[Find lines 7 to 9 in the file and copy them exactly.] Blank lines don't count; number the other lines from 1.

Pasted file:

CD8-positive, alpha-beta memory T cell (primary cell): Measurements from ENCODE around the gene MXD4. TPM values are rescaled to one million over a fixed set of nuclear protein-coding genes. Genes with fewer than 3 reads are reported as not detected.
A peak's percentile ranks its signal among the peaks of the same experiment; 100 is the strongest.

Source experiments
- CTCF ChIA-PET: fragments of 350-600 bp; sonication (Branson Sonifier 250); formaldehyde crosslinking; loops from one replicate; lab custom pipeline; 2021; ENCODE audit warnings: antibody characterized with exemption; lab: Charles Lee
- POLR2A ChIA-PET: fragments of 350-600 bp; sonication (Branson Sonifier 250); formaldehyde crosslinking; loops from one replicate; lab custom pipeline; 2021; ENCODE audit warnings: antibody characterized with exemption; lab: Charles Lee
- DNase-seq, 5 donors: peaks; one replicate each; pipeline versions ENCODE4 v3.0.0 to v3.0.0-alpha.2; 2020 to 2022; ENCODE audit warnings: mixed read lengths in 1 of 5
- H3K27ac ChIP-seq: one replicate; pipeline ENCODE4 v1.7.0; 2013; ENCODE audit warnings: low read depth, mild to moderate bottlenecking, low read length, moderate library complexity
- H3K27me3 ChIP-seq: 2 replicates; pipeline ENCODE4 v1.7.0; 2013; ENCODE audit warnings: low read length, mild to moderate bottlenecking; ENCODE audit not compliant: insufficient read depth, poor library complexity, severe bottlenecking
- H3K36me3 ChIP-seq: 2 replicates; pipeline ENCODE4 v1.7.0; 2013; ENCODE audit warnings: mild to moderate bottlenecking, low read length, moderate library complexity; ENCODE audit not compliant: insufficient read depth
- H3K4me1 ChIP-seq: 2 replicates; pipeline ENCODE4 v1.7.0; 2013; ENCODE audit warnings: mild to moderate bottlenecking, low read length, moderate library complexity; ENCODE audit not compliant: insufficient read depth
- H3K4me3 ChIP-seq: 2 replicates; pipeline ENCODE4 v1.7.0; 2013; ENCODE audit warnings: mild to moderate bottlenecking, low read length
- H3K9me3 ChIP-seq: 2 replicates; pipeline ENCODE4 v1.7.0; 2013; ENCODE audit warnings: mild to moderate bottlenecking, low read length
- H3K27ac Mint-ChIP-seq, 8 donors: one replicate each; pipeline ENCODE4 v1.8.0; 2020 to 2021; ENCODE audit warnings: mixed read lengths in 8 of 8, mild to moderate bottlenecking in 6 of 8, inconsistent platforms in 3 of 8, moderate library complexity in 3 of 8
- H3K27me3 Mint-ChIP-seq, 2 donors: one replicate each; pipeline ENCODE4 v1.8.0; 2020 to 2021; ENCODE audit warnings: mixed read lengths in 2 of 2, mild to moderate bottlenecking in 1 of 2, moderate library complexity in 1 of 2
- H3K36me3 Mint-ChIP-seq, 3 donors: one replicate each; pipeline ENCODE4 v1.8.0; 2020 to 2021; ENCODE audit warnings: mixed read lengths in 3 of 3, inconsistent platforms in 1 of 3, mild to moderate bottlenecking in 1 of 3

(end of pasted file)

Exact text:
- H3K27ac ChIP-seq: one replicate; pipeline ENCODE4 v1.7.0; 2013; ENCODE audit warnings: low read depth, mild to moderate bottlenecking, low read length, moderate library complexity
- H3K27me3 ChIP-seq: 2 replicates; pipeline ENCODE4 v1.7.0; 2013; ENCODE audit warnings: low read length, mild to moderate bottlenecking; ENCODE audit not compliant: insufficient read depth, poor library complexity, severe bottlenecking
- H3K36me3 ChIP-seq: 2 replicates; pipeline ENCODE4 v1.7.0; 2013; ENCODE audit warnings: mild to moderate bottlenecking, low read length, moderate library complexity; ENCODE audit not compliant: insufficient read depth